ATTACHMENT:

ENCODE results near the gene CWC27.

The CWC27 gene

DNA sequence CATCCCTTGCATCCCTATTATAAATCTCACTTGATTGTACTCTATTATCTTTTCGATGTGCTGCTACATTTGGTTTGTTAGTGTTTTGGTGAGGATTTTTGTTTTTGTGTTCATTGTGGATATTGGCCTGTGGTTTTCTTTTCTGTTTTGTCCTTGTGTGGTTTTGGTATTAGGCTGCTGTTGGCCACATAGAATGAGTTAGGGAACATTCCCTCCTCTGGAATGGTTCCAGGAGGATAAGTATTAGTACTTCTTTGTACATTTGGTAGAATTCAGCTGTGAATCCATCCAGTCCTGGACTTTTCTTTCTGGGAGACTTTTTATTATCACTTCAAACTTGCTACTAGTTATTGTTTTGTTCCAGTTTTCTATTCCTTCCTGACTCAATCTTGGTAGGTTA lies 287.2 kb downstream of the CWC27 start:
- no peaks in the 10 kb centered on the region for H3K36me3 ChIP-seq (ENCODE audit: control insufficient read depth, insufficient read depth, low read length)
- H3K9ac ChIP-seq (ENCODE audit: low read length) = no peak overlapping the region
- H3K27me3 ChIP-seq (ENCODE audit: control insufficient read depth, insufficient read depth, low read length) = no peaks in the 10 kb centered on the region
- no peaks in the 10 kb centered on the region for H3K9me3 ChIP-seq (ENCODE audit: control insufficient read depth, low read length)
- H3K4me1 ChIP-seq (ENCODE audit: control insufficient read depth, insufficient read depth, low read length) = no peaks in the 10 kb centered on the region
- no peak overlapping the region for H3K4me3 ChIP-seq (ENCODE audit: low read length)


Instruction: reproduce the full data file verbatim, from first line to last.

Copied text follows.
ENCODE results near the gene CWC27.

The CWC27 gene

DNA sequence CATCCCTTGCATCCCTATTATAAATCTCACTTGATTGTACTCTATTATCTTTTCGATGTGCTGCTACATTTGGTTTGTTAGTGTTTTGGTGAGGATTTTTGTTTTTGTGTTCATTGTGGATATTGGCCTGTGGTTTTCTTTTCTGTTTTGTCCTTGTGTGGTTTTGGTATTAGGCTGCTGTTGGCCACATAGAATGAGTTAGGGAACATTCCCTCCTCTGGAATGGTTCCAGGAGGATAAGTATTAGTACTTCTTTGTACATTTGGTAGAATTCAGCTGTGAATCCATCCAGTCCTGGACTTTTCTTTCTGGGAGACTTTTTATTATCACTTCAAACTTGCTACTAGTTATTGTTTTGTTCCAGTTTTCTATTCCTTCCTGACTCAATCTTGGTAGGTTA lies 287.2 kb downstream of the CWC27 start:
- no peaks in the 10 kb centered on the region for H3K36me3 ChIP-seq (ENCODE audit: control insufficient read depth, insufficient read depth, low read length)
- H3K9ac ChIP-seq (ENCODE audit: low read length) = no peak overlapping the region
- H3K27me3 ChIP-seq (ENCODE audit: control insufficient read depth, insufficient read depth, low read length) = no peaks in the 10 kb centered on the region
- no peaks in the 10 kb centered on the region for H3K9me3 ChIP-seq (ENCODE audit: control insufficient read depth, low read length)
- H3K4me1 ChIP-seq (ENCODE audit: control insufficient read depth, insufficient read depth, low read length) = no peaks in the 10 kb centered on the region
- no peak overlapping the region for H3K4me3 ChIP-seq (ENCODE audit: low read length)